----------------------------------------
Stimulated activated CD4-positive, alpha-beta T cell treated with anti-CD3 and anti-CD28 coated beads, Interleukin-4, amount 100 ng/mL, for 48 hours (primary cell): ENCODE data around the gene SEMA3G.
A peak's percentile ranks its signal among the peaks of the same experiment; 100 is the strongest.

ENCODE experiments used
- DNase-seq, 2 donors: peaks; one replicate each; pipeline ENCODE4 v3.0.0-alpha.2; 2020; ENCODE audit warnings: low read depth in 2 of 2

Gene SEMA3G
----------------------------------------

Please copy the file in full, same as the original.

Stimulated activated CD4-positive, alpha-beta T cell treated with anti-CD3 and anti-CD28 coated beads, Interleukin-4, amount 100 ng/mL, for 48 hours (primary cell): ENCODE data around the gene SEMA3G.
A peak's percentile ranks its signal among the peaks of the same experiment; 100 is the strongest.

ENCODE experiments used
- DNase-seq, 2 donors: peaks; one replicate each; pipeline ENCODE4 v3.0.0-alpha.2; 2020; ENCODE audit warnings: low read depth in 2 of 2

Gene SEMA3G